Chicago Manual of Style | The brief, wondrous life of the little black dress

If you don’t know what LBD stands for, you will after reading this.



Princess Diana in a signature 1994 number.

By Jessen O'Brien

Close the course books and let’s talk about a different kind of history. Specifically, that of the Little Black Dress, an item so famous that it needs only three little letters to assert itself: LBD.  Universally flattering and appropriate for every occasion, a gal’s LBD is a often a trademark piece. And yet there was a time when women couldn’t just reach in their closet for that oh-so-reliable piece of clothing, a time when a black dress would have been a faux pas instead of instantly chic.

In the Victorian era, women reserved black for mourning. They’d emulate Queen Victoria’s prolonged mourning for her husband, Prince Albert. She mourned him for forty years, dressing in full mourning for the first three and insisting that the court follow her example. So in the 1800s, the LBD was not so little, and not so trendy. It was long and bulky, indicating grief and a kind of temporal asexuality—the women who donned it were widowers still demonstrating their devotion to their former husbands, a stark contrast to the inherent sexiness the LBD has today.

Anna Mouglalis as Coco Chanel, wearing the gown Chanel made famous.
Anna Mouglalis as Coco Chanel, wearing the gown Chanel made famous. (Regine Abadia)
Of course, Coco Channel changed all that in the 1920s. But even then, the draw was not that the LBD was seen as particularly feminine—rather the opposite. In this era of flappers and nascent feminism, women wanted to push gender norms. As women rarely wore black, it was seen as a masculine color. Black is powerful, and a figure shrouded in black is almost unapproachable. Detached. Independent. Everything women were not supposed to be but were suddenly embracing.

Even as the decade shifted from the decadence of the 20s to the austerity of the 30s, the appeal of the LBD remained. The more women wore black, the more they realized that it was eminently practical. It was functional and simple, adhering to the ideals of the time.

But the LBD did not simply continue to rise in fashion’s esteem. In the 50s, old-fashioned ideas of femininity reasserted themselves. The hourglass figure was back. Tiny belts, full skirts, and soft colors were the trends of the day. Some women wore black, of course, but in the media the color was associated with sexuality and malice. Bette Davis might wear a black dress, but Doris Day never would.

Then in 1961 came what many consider the most famous LBD in fashion history: Audrey Hepburn in the opening scene of Breakfast at Tiffany’s. Her Givenchy gown was simple with a decidedly un-hourglass silhouette. It was sophisticated. It was striking. And it was black.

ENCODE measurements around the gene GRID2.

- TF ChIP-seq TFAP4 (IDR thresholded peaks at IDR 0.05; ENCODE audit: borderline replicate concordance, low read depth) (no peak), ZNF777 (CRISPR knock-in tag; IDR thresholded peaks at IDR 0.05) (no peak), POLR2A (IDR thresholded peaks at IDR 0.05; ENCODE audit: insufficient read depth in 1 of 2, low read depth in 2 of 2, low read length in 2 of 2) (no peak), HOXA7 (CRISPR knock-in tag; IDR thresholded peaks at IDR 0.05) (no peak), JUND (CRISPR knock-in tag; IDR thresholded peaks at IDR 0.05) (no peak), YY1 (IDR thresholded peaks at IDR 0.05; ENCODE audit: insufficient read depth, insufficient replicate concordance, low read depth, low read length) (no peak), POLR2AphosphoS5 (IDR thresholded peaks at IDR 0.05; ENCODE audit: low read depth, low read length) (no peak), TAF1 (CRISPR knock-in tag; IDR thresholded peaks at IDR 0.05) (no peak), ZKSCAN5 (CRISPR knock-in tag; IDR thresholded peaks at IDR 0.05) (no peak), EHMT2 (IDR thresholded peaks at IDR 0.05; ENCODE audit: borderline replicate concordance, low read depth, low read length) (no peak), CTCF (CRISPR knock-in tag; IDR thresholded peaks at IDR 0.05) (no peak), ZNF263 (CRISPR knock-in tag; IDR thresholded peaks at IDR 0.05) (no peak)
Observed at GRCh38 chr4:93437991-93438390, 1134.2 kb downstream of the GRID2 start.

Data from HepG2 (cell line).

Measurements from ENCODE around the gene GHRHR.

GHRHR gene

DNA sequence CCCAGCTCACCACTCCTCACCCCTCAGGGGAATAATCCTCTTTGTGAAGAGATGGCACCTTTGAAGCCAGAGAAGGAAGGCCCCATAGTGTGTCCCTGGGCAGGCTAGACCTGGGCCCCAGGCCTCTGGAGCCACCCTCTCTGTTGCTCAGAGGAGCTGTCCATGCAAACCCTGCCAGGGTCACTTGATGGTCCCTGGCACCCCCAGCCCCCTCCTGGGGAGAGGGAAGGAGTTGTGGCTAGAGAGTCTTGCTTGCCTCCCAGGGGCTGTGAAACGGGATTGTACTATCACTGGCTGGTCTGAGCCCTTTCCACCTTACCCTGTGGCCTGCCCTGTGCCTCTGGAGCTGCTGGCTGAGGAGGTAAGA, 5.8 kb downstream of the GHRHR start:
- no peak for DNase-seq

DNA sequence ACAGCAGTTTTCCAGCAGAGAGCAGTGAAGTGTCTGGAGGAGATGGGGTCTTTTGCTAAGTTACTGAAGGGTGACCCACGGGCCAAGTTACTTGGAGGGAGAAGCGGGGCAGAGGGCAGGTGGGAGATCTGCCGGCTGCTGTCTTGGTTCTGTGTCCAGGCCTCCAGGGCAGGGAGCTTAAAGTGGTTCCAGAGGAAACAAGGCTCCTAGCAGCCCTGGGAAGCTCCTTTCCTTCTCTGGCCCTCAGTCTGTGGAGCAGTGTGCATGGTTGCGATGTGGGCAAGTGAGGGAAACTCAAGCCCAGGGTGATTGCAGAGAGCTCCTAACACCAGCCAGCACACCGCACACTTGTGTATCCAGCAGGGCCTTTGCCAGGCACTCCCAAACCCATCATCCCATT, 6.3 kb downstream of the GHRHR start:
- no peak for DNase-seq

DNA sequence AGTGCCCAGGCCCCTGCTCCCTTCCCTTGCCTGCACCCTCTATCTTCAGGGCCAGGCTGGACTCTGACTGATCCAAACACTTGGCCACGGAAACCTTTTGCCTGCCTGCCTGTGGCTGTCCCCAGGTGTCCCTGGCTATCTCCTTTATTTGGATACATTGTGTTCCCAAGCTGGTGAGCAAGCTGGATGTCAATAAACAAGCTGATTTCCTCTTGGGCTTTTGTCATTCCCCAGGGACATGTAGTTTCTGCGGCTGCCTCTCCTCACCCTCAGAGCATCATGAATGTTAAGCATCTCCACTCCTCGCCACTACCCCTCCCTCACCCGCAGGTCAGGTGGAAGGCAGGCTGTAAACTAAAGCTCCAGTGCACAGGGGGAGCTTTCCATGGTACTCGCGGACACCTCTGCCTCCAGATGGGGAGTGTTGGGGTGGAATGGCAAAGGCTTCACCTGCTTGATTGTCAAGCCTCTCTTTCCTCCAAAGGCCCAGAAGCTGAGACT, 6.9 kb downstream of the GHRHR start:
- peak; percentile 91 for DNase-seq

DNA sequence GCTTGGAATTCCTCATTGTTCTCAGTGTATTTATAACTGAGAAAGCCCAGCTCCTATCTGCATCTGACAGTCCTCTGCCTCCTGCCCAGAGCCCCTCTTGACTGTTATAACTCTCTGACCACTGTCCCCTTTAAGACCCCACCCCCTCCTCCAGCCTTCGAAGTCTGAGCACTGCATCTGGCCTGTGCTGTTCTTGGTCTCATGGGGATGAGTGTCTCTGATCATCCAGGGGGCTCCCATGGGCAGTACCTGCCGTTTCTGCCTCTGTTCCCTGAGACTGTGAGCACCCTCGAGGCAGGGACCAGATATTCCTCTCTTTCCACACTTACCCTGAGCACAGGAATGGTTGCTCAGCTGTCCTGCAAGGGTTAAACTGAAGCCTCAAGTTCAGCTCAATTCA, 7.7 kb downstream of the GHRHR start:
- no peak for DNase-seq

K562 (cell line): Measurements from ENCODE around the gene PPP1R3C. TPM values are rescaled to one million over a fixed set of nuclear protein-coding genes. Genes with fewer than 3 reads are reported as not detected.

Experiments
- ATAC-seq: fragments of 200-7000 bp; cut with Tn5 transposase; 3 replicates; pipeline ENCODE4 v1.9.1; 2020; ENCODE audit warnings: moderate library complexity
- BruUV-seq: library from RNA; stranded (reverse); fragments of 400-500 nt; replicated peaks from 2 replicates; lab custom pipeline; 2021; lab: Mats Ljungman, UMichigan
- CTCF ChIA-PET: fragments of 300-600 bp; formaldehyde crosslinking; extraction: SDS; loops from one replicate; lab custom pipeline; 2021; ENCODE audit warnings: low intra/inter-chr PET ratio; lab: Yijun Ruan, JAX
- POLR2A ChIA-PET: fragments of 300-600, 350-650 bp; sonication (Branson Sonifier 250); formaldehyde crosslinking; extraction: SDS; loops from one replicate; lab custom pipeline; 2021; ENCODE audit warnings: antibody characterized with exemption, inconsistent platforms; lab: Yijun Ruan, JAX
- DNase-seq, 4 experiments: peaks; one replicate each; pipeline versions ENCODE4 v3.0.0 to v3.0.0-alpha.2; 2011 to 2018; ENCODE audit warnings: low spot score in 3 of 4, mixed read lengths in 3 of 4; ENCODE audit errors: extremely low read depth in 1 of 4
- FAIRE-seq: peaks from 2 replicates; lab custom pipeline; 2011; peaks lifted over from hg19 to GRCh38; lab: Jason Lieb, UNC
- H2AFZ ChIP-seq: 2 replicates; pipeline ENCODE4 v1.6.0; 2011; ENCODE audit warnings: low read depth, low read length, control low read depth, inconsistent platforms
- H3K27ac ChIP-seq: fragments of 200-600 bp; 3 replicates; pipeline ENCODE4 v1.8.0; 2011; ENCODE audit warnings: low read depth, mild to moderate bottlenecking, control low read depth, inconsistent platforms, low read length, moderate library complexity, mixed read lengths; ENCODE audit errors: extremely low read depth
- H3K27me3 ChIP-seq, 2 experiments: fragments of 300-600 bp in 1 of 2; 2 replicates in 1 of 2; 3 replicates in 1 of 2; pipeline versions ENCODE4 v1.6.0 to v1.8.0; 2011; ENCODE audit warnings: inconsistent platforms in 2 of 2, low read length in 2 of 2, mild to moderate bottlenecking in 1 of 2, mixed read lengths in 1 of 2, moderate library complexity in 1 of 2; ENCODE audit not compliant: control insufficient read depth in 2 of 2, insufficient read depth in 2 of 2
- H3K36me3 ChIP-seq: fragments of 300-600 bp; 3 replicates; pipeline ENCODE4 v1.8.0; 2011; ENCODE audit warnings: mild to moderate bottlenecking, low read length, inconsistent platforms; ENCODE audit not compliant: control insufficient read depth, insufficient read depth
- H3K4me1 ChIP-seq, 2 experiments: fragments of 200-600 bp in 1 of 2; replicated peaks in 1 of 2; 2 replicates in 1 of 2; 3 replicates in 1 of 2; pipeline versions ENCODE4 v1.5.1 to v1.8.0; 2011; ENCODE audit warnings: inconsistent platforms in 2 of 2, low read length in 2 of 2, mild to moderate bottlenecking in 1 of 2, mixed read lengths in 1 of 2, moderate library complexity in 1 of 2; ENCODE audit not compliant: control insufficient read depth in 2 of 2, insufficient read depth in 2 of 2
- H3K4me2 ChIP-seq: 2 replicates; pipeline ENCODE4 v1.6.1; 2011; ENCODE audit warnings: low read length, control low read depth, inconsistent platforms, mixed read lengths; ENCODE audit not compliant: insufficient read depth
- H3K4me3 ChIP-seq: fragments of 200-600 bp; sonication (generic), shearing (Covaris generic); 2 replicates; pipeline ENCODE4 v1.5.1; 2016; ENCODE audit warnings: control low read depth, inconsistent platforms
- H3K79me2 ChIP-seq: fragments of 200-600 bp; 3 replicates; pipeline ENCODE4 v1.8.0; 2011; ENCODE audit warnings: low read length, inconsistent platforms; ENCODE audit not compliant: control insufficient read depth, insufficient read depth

But wait—Hepburn devotees will remember that Audrey wore black in Sabrina and Funny Face, both movies made before Breakfast at Tiffany’s. Yet the context was different. In Sabrina, Audrey dons black after her European excursion. It’s used to indicate that she is no longer a little girl but an adult—and in that sense the color was still in line with the sexualized connotations of Marilyn Monroe. In Funny Face, Audrey is a quirky beatnik. The film’s humor is derived mainly from the concept of an inherently unfashionable person thrust into the world of Vogue. She’s not supposed to fit in, but throughout the film she learns how to and trades in her black turtleneck for a tulle wedding dress. In Breakfast at Tiffany’s, Holly Golightly straddles the line between sexuality and wholesomeness. She profits from her looks and charm, but is simultaneously naïve and childish, while somehow remaining sophisticated. A heroine who dresses in black unapologetically and is known for her taste—with a single scene the LBD reasserted itself as a must-have item.

Breakfast at Tiffany’s was the last turning point in the history of the LBD. It was back to stay—even First Lady Jackie Kennedy was photographed in her LBD. In the 1970s they got even shorter and became a part of rock and roll culture. In 1994 Princess Diana wore what has become known as her “revenge dress” at the official announcement of Prince Charles’s affair with Camilla Parker Bowles—a shockingly short and low-cut number, especially considering the strict conservatism of most royal garments.

Now, the LBD comes in all shapes and sizes. The key to the LBD, the reason why it’s always appealing yet ever so individual? Keep it simple. It refocuses attention to the wearer’s unique features and makes adding and subtracting accessories easy, so it’s perfect for every occasion. Make sure you have one such LBD at your disposal—something slightly above knee length, with a low back and conservative front. You can pair it with tights, boots, and a blazer for work or add a scarf, colored belt, or cardigan to just wear around. Un-accessorize and you’re ready for a night out. So take a second and add another item to the list of why you rather live now than in the 1800s: electricity, the Internet, and the LBD.